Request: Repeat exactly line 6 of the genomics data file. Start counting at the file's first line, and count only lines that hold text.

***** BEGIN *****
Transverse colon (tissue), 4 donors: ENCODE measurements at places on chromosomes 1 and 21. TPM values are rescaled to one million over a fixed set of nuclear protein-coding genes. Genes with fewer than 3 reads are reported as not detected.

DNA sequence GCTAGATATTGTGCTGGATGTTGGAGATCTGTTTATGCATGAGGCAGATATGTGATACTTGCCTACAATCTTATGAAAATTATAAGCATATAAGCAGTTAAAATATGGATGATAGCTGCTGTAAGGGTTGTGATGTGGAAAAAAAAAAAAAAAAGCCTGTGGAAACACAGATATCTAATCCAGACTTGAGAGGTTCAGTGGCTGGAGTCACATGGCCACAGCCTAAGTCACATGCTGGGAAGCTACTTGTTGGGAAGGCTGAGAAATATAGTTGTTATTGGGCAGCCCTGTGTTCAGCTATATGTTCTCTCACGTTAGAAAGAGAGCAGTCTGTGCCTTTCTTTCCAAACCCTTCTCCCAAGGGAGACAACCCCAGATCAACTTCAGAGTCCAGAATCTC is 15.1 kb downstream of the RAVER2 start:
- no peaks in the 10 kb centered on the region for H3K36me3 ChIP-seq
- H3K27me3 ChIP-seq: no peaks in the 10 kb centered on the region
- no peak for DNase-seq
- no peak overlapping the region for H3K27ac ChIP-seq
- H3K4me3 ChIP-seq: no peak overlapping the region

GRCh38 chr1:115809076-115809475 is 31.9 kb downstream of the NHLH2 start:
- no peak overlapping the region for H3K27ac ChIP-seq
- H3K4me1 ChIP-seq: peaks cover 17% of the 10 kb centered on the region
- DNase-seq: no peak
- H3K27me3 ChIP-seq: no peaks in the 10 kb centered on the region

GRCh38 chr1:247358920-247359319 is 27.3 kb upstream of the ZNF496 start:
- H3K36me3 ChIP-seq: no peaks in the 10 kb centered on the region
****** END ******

- no peak overlapping the region for H3K27ac ChIP-seq